UPDATE: April 23, 2020: The American Hospital Association applauded HHS for targeting the second round of funding to hot spots and rural hospitals but again asked for a separate mechanism to pay for care for uninsured COVID-19 patients. The group suggested a special enrollment period for Affordable Care Act plans or use of the National Disaster Medical System.
"The emergency relief fund in the CARES Act was intended to provide hospitals with an infusion of emergency relief as providers incur substantial expenses and lost revenue in preparing and fighting this battle against COVID-19," AHA wrote in a statement.
- The federal government is trying a more targeted approach in sending financial relief to hospitals in the second wave of funding as part of the Coronavirus Aid, Relief, and Economic Security Act. Hospitals can expect to start receiving payments Friday. About $20 billion in funds will be dispersed proportional to a hospital's 2018 net patient service revenue based off the revenue data from CMS cost reports. In other words, hospitals with larger net patient service will receive a bigger allotment than a hospital with a smaller share of patient revenue.
- An additional $10 billion will be funneled into hard hit areas such as New York and places that have a high share of confirmed COVID-19 cases. Hospitals will have to apply for a portion of these funds by supplying information including number of ICU beds and the total number of confirmed cases that were admitted to the facility. The information is due before midnight Thursday.
- Federal regulators also are earmarking funds for rural providers, treatment of those without coverage and the Indian Health Service.
The second round of funding comes as hospitals and health systems report increasing dire financial strain from the pandemic spurred by the novel coronavirus. To alleviate financial woes, Congress in March passed a $100 billion relief package for providers as they battle the virus.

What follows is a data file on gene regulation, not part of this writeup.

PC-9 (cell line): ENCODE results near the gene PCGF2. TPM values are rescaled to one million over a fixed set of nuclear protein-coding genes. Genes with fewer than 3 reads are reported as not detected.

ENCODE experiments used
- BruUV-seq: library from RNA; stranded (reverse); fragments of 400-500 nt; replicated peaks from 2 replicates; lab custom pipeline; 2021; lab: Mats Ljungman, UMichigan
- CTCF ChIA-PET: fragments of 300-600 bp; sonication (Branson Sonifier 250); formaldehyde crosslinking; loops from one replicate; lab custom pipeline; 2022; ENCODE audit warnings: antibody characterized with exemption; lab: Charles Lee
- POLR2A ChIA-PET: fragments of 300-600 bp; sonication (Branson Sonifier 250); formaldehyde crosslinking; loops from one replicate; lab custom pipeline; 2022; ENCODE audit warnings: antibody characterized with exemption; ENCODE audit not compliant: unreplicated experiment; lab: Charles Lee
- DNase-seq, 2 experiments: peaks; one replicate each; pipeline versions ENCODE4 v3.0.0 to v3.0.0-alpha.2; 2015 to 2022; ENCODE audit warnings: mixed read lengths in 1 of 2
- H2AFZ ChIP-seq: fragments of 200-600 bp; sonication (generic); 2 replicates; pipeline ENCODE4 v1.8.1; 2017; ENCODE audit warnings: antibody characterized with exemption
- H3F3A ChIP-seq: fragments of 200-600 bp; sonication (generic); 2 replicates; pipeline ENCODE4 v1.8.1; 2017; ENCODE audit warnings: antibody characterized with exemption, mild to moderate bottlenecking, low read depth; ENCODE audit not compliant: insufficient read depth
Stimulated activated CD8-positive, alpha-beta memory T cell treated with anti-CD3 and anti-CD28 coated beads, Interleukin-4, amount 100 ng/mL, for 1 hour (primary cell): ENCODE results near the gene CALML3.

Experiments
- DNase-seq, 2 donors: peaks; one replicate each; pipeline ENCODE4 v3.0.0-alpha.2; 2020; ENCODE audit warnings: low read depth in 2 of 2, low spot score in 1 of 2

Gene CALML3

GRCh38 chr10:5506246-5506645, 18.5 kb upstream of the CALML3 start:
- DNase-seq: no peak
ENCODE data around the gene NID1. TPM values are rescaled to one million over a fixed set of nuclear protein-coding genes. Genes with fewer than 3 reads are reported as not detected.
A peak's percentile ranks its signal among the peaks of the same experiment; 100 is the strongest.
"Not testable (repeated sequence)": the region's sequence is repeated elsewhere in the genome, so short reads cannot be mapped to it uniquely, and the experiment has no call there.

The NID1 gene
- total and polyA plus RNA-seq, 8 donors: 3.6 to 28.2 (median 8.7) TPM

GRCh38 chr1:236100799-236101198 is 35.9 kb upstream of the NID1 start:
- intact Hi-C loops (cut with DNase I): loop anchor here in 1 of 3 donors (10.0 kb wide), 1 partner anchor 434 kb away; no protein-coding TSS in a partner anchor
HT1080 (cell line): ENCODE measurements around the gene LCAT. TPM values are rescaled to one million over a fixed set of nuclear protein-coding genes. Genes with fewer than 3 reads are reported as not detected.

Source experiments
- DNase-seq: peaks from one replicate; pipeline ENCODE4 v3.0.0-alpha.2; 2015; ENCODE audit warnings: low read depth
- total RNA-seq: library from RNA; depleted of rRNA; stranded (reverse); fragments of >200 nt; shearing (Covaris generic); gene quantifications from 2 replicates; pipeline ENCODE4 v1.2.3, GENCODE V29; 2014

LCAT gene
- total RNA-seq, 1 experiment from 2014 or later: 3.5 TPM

This second round seeks to address criticisms of the first $30 billion that was released initially, which distributed money based on a facility's share of Medicare fee-for-service. That put places with a small slice of Medicare fee-for service business, such as children's hospitals, at a disadvantage. Regulators have previously acknowledged the issue and said the first round of $30 billion was about getting financial relief to hospitals fast.
"Our goal in all of the decisions we're making is to get the money from the Provider Relief Fund out the door as quickly as possible while targeting it to those suffering the most from the pandemic," HHS Secretary Alex Azar said Wednesday in a statement outlining the plan for the second installment of funds.
Here's the HHS breakdown for the second phase of funding:
- $20 billion to providers based on 2018 patient revenue
- $10 billion for hard-hit areas
- $10 billion for rural providers
- $400 million for the Indian Health Service
However, there are strings attached. As a condition of receiving the funds, providers must agree "not to seek collection" of out-of-pocket payments from COVID-19 patients that exceed what the patient would have paid at an in-network provider, essentially an attempt to quash potential surprise billing issues.
Providers will have to sign an attestation confirming the funds were received, agree to the terms and conditions and confirm the accuracy of the CMS cost reports.
HHS warns that there will be "significant" anti-fraud and auditing work being conducted by both HHS and the Office of the Inspector General.
As previously announced, some of the funding will be directed toward paying providers to treat uninsured COVID-19 patients. CMS said Wednesday providers will need to request claims reimbursement and will be paid at Medicare rates, subject to available funding.